Last week at the Lux Executive Summit in Boston, we caught up with Mike Knox, CEO of leading graphene nanoplatelet (GNP) developer XG Sciences registration required). XG has enjoyed a slew of partnership announcements as of late – Hanwha Chemical in December 2010, Posco in June 2011, and Cabot (Client registration required) in November 2011 – which will no doubt play a significant role in its expansion and commercialization efforts. Mike said the company is currently moving into a new East Lansing, MI, facility, which he expects to come online by July 1 of this year, increase production capacity to 80 tons per year, and reduce costs to $40-$50 per kilogram. He added that this expansion will not change XG Sciences’ business model or target applications, as the company still aims to sell GNP dry bulk powder, dispersions, and masterbatches into composite and energy storage markets.
With fellow GNP supplier Angstron Materials (Client registration required) already on the books to increase capacity from 25 tons per year to 100-300 tons per year for 2012, XG’s expansion efforts threaten to push the market for GNPs into an oversupply situation, much like its carbon cousin multi-walled nanotubes (MWNTs). (See the report “Carbon Fiber and Beyond: The $26 Billion World of Advanced Composites.” Client registration required). Such a scenario and concomitant cost reduction may benefit industrial users. But leading MWNT suppliers like Bayer MaterialScience (Client registration required) can attest to the fact that oversupply is an anathema for a developer’s ability to become profitable. The reason is because low capacity utilization hinders the ability to recoup capital equipment investment expenses.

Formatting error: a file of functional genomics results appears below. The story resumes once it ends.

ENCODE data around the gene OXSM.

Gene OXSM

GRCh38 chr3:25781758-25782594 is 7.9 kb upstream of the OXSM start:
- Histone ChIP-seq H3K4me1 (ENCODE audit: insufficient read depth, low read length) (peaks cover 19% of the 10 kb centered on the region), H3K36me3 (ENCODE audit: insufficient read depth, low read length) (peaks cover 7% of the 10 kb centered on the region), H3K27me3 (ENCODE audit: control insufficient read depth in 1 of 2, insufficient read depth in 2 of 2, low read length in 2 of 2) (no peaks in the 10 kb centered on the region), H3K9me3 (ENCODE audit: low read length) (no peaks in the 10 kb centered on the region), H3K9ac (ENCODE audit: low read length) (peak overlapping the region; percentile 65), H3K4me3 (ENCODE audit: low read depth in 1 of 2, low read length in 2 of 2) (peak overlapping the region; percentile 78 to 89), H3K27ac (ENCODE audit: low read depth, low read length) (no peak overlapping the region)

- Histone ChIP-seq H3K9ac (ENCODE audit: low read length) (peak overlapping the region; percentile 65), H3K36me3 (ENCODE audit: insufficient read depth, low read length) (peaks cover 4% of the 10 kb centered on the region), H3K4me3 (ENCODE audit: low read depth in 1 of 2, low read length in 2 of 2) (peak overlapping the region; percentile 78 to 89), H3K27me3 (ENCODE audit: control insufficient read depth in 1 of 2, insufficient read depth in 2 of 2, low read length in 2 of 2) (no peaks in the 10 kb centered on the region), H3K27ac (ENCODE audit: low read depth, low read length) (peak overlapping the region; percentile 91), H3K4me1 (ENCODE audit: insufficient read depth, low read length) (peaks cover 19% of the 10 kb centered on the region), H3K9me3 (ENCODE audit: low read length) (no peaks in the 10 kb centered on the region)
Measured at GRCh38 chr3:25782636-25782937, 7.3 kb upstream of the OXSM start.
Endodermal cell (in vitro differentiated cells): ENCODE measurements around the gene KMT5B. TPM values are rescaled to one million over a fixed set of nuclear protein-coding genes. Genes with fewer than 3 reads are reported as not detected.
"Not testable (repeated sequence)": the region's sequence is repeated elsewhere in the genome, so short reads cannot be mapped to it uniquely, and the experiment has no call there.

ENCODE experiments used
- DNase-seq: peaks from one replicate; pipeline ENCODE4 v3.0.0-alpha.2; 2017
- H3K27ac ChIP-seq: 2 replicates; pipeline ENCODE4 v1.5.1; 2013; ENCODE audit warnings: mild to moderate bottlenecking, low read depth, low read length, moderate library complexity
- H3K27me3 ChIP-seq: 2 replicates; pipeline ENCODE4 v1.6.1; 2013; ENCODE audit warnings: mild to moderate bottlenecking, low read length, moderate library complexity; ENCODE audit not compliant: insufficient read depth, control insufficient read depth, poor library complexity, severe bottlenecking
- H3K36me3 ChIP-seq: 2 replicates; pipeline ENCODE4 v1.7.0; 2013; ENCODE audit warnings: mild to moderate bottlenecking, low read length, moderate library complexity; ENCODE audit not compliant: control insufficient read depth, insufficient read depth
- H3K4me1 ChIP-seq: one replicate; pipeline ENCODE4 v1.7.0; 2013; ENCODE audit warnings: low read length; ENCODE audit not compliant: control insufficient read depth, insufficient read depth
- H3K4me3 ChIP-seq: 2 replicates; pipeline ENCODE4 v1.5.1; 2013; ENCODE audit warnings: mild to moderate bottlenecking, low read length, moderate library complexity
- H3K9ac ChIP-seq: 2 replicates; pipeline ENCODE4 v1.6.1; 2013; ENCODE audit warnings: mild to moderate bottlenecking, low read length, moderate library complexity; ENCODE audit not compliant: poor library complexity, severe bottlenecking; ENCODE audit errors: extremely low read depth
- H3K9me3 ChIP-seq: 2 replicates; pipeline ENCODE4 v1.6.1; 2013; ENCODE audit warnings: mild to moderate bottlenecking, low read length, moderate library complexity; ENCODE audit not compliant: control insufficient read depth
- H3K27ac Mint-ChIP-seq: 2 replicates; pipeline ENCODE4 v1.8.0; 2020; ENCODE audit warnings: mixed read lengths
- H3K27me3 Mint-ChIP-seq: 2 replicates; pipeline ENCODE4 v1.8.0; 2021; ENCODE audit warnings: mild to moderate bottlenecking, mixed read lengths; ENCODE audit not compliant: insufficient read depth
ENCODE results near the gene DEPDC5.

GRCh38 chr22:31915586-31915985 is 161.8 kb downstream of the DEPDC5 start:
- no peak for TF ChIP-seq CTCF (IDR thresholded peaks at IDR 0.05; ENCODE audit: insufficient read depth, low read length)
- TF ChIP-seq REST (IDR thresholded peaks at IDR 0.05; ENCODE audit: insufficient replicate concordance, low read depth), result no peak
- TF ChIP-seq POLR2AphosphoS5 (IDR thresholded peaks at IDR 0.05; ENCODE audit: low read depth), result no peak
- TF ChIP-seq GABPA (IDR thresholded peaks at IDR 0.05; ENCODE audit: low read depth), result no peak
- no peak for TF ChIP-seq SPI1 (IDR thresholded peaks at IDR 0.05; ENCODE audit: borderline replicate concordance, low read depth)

Even so, XG’s proficiency in leveraging its portfolio of strategic partners to increase commercial traction will be critical to its long-term success. Interested investors should stay tuned and submit feed questions, as we will soon be reaching out to XG for an updated briefing.